Skip to main content

Common myths about open access...busted!

With open access publishing making up an increasingly growing element of the scientific literature, attitudes are certainly changing. However, many authors still have preconceptions about open access, which we aim to expose as myths, and then bust them with real–life data and examples. 

Open access myths


Back to top

“Publishing my work open access is a nice thing to do, but there is nothing in it for me.”

Only 25% of early career researchers surveyed in the elife article 'What do early-career researchers think about open access?' felt they directly benefited from open access.

OA does benefit readers:

  • Unrestricted online access to all published articles globally.

OA benefits authors:

  • Higher downloads and citations according to The Open Access Citation Advantage Service provided by SPARC Europe.
  • Increased visibility leads to greater public engagement and accessibility. The Wellcome Trust report that open access articles they have funded were downloaded 89% more when compared with access-controlled content.
  • OA results in accelerated science. A study of open access and non-open access PNAS articles published between June 8, 2004, and December 20, 2004 supported the view that open access accelerates the process by which researchers built upon existing research, showing that open access articles are cited earlier and are, on average, cited more often than non-open access articles.
  • OA facilitates collaboration with the Human Genome Project often cited as an example of the ability of open access to transform publications and data “into a much more powerful resource for research, education and innovation”. This international, collaborative research project was enabled by the use of open data, with all the sequence data made openly available for other researchers to reuse.


Back to top

“I can’t publish open access because there is no funding within my discipline to pay an Article Processing-Charge (APC).”

It’s likely that some funding is available, as more and more research bodies make funds available for APCs.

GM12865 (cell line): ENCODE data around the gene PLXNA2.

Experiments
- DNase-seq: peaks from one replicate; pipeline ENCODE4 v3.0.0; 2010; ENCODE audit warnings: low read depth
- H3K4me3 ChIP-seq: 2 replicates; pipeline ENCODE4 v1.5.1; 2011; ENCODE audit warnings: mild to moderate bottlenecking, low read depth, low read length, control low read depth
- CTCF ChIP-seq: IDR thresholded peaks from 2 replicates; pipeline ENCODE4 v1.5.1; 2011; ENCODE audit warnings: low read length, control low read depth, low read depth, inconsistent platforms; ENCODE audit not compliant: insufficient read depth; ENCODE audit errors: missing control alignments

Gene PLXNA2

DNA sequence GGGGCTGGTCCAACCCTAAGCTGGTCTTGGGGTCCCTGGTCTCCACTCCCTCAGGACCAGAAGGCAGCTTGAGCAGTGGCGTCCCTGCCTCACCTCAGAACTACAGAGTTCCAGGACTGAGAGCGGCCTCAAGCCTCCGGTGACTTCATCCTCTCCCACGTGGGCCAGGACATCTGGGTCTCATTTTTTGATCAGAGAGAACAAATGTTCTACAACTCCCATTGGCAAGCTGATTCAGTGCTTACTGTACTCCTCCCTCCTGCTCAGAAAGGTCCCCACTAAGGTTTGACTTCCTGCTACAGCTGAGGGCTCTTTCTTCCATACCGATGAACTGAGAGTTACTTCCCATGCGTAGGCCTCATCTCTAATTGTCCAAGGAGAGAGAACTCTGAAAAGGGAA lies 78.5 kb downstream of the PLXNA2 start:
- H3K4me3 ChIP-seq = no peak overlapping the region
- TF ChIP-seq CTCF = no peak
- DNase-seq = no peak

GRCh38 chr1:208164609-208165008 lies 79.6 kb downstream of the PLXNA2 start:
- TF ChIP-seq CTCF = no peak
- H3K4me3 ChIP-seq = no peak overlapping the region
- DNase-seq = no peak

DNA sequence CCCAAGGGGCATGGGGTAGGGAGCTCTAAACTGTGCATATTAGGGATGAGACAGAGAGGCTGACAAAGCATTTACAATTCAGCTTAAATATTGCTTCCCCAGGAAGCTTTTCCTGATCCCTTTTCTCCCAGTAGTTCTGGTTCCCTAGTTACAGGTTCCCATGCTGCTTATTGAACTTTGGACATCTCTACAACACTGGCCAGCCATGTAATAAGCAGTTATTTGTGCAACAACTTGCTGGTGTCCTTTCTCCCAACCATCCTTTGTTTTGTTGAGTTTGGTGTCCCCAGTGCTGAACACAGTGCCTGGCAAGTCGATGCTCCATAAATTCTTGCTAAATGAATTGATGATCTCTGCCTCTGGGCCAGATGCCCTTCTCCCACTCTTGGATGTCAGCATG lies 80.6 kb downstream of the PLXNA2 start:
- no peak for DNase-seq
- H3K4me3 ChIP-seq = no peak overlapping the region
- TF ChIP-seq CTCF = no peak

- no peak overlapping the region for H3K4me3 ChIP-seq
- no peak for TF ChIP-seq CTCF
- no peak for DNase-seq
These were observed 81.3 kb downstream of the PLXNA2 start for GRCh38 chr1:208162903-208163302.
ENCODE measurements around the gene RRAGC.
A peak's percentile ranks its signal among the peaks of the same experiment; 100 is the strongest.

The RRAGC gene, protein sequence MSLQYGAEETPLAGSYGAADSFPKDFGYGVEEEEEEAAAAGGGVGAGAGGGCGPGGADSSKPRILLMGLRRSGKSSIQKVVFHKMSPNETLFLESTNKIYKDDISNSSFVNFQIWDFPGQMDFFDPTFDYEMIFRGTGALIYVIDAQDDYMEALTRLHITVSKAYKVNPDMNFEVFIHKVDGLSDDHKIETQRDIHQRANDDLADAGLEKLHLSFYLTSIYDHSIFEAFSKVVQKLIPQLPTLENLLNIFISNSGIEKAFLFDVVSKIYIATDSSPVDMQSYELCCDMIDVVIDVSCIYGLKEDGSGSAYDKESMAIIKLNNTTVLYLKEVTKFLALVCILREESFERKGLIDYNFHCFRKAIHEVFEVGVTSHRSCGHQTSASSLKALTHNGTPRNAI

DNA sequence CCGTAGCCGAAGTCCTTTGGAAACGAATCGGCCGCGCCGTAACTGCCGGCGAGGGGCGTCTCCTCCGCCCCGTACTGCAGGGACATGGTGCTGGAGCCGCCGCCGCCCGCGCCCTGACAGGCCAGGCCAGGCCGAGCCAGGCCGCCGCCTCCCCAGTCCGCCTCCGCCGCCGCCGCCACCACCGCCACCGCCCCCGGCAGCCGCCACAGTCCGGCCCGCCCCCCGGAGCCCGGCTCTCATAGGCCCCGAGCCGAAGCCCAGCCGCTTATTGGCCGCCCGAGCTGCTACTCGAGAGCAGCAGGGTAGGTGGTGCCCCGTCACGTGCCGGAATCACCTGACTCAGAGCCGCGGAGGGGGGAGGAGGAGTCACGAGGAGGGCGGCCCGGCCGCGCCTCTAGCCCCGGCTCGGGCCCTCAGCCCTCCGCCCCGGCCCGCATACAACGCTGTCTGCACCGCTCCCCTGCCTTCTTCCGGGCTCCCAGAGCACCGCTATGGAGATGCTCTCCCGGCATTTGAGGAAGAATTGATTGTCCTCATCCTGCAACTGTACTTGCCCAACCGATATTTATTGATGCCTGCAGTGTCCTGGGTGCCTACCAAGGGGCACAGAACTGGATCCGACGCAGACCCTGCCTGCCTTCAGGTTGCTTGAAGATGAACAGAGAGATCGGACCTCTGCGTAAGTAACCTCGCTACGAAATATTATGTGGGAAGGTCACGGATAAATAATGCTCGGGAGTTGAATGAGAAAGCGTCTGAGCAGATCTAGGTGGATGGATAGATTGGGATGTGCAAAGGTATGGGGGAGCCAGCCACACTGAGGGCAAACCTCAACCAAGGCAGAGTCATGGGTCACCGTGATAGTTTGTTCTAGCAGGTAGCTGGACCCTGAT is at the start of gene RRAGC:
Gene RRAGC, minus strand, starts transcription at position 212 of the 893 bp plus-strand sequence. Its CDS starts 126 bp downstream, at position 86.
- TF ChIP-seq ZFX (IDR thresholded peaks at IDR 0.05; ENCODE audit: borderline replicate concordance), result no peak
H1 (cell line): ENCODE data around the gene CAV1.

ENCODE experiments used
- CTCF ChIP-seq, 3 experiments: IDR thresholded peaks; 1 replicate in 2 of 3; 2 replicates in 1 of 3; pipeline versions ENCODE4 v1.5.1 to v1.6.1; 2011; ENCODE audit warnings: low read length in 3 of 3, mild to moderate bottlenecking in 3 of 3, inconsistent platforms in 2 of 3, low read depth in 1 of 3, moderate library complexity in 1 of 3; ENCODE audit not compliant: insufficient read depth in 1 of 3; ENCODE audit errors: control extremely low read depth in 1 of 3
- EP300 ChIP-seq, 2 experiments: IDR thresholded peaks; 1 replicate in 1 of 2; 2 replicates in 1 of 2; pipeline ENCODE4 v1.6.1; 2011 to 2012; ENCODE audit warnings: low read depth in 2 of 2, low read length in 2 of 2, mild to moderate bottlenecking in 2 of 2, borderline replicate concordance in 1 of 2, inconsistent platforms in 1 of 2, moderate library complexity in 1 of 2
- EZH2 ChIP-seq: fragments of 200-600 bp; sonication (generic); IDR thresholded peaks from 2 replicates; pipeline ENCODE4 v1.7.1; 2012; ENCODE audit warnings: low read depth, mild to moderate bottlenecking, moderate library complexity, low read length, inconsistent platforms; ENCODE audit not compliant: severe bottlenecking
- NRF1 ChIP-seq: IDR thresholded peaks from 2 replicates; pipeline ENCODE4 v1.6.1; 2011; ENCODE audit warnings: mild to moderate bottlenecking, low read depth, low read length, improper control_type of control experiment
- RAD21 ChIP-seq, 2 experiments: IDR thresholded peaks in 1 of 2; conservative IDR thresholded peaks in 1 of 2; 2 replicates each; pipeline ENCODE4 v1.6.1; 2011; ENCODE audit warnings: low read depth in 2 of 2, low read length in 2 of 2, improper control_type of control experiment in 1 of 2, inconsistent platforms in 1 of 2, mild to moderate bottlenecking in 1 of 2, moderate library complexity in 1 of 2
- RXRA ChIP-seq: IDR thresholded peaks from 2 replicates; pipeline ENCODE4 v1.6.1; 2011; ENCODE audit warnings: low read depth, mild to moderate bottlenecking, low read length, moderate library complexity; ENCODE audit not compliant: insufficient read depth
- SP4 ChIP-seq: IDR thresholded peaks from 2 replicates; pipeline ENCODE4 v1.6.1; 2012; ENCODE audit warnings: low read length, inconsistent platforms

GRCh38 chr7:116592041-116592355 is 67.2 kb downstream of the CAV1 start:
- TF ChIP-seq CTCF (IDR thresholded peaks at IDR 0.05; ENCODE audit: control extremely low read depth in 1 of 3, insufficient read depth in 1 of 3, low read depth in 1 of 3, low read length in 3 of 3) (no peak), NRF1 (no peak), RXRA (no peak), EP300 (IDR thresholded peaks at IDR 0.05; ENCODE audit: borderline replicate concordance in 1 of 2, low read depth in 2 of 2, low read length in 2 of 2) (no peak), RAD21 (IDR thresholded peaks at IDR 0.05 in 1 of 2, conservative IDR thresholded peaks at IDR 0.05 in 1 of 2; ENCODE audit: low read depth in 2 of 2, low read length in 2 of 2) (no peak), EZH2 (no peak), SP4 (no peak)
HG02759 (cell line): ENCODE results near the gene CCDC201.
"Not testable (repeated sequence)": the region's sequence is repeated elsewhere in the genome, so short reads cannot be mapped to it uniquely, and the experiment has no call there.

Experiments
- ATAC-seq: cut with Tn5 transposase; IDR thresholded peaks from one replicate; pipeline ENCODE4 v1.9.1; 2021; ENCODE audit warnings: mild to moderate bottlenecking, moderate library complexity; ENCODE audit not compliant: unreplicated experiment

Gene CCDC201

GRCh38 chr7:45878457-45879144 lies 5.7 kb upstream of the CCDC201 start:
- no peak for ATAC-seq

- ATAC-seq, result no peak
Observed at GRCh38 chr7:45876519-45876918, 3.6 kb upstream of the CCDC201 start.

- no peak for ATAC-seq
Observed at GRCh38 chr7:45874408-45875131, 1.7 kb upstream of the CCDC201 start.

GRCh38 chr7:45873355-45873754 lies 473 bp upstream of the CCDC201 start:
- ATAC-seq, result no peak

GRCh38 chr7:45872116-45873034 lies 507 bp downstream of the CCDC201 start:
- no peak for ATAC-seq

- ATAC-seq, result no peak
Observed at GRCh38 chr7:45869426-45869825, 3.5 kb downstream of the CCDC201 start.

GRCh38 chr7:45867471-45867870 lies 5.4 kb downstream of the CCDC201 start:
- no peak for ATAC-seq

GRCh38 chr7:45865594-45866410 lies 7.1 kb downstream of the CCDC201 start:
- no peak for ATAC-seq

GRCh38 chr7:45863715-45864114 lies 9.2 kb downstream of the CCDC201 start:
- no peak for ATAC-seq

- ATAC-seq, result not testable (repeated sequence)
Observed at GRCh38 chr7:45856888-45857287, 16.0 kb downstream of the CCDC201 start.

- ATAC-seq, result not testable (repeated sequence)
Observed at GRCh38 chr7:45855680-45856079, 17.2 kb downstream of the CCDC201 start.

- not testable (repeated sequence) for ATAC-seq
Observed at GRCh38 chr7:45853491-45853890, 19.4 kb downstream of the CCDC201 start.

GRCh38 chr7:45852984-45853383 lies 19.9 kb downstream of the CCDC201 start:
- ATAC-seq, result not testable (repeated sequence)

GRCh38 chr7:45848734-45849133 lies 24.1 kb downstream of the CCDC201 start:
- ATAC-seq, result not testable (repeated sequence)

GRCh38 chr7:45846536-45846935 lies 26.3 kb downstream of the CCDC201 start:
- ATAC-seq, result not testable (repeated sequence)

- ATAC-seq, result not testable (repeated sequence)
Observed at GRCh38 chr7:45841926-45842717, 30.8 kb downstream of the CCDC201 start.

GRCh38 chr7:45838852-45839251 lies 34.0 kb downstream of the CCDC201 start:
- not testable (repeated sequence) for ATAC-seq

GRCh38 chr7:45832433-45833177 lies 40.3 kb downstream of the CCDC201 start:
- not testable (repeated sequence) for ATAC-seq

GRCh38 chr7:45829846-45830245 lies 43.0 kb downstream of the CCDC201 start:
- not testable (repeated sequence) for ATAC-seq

Over 100 institutions worldwide make funding available for APCs

The UK has more APC funds than any other country.
Source: BioMed Central Funder Open Access Policies and Mandates

Learn more about funding APCs, watch our Open Access Funding with BioMed Central video. 


Back to top

“I’ve checked and I really don’t have access to any funds to publish open access.”

You may still have options…

  • Ask for a waiver: All of our journals consider applications for APC waivers for authors who are unable to pay.
  • Look for OA membership schemes: Some publishers have OA membership schemes in which institutions pre-pay or pre-approve APC payments. Learn all about the Membership Program from BioMed Central, Chemistry Central and SpringerOpen.
  • Self-archive (“green” OA): Almost all journals will allow you to self-archive your accepted manuscript (post-peer review, pre-copyediting) to an institutional or subject repository, or your homepage, after a specified embargo period. Open Repository is the hosted repository platform from BioMed Central, allowing you to easily upload, manage, preserve and disseminate your organization's content.


Back to top

“Open access articles are not peer-reviewed.”


All of our journals operate a system of peer review for their research articles and for most other article types. The detailed peer-review policy of each journal is the responsibility of the journal Editor(s) concerned; for example, some journals operate open and others a closed peer review system.

Our Research Integrity Group is dedicated to maintaining best practice in peer review and editorial policy. They are responsible not only for defining our editorial policies but also providing support for Editors and reviewers.

We are a member of the Committee on Publication Ethics (COPE) as well as endorsing the World Association of Medical Editors (WAME) Policy Statement on Geopolitical Intrusion on Editorial Decisions


Back to top

“Open access articles are not copyrighted.”


Copyright on any open access article in a journal published by BioMed Central is retained by the author(s). Authors grant BioMed Central a license under the Creative Commons Attribution License 4.0 to publish the article and identify itself as the original publisher. Authors also grant any third party the right to use the article freely as long as its integrity is maintained and its original authors, citation details and publisher are identified.


Back to top

“Publishing my article open access in a journal means I will comply with my funder’s OA policy.”

This is not always true. Sometimes you may be required to deposit the article elsewhere too, for example in an international repository (although in many cases the publisher will do this for you.)

We can help!

There are hundreds of open access policies worldwide, we have compiled an online Institutional open access policies webpage with many of them listed.

For RCUK funded researchers we’ve hosted more information and a video about how their policy applies to you.